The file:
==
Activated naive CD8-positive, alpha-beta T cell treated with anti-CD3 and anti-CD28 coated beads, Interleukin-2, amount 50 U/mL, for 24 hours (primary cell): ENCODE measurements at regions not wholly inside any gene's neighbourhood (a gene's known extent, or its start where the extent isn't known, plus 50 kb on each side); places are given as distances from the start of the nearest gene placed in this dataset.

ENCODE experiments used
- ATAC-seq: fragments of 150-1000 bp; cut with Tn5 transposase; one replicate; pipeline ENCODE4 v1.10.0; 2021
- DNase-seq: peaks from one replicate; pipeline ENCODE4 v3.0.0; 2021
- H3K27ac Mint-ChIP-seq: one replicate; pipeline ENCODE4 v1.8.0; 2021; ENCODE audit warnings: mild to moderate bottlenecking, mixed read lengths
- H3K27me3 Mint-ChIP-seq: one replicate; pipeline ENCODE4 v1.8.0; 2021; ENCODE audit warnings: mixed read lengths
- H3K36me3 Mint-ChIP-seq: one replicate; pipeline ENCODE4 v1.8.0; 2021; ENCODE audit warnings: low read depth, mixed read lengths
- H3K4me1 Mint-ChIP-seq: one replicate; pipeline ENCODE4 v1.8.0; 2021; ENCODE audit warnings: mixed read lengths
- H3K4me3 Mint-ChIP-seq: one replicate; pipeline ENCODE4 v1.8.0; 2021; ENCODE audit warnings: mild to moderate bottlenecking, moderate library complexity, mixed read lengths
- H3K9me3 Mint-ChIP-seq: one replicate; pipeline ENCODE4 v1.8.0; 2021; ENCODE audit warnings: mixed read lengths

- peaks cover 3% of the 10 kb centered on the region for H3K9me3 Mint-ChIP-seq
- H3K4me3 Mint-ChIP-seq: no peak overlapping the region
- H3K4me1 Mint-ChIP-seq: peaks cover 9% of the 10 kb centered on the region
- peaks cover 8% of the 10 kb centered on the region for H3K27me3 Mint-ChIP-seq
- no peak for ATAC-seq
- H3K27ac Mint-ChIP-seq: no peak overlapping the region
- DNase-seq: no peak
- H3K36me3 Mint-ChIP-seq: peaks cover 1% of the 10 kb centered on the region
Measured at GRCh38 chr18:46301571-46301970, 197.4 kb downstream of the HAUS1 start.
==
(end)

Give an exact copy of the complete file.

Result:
Activated naive CD8-positive, alpha-beta T cell treated with anti-CD3 and anti-CD28 coated beads, Interleukin-2, amount 50 U/mL, for 24 hours (primary cell): ENCODE measurements at regions not wholly inside any gene's neighbourhood (a gene's known extent, or its start where the extent isn't known, plus 50 kb on each side); places are given as distances from the start of the nearest gene placed in this dataset.

ENCODE experiments used
- ATAC-seq: fragments of 150-1000 bp; cut with Tn5 transposase; one replicate; pipeline ENCODE4 v1.10.0; 2021
- DNase-seq: peaks from one replicate; pipeline ENCODE4 v3.0.0; 2021
- H3K27ac Mint-ChIP-seq: one replicate; pipeline ENCODE4 v1.8.0; 2021; ENCODE audit warnings: mild to moderate bottlenecking, mixed read lengths
- H3K27me3 Mint-ChIP-seq: one replicate; pipeline ENCODE4 v1.8.0; 2021; ENCODE audit warnings: mixed read lengths
- H3K36me3 Mint-ChIP-seq: one replicate; pipeline ENCODE4 v1.8.0; 2021; ENCODE audit warnings: low read depth, mixed read lengths
- H3K4me1 Mint-ChIP-seq: one replicate; pipeline ENCODE4 v1.8.0; 2021; ENCODE audit warnings: mixed read lengths
- H3K4me3 Mint-ChIP-seq: one replicate; pipeline ENCODE4 v1.8.0; 2021; ENCODE audit warnings: mild to moderate bottlenecking, moderate library complexity, mixed read lengths
- H3K9me3 Mint-ChIP-seq: one replicate; pipeline ENCODE4 v1.8.0; 2021; ENCODE audit warnings: mixed read lengths

- peaks cover 3% of the 10 kb centered on the region for H3K9me3 Mint-ChIP-seq
- H3K4me3 Mint-ChIP-seq: no peak overlapping the region
- H3K4me1 Mint-ChIP-seq: peaks cover 9% of the 10 kb centered on the region
- peaks cover 8% of the 10 kb centered on the region for H3K27me3 Mint-ChIP-seq
- no peak for ATAC-seq
- H3K27ac Mint-ChIP-seq: no peak overlapping the region
- DNase-seq: no peak
- H3K36me3 Mint-ChIP-seq: peaks cover 1% of the 10 kb centered on the region
Measured at GRCh38 chr18:46301571-46301970, 197.4 kb downstream of the HAUS1 start.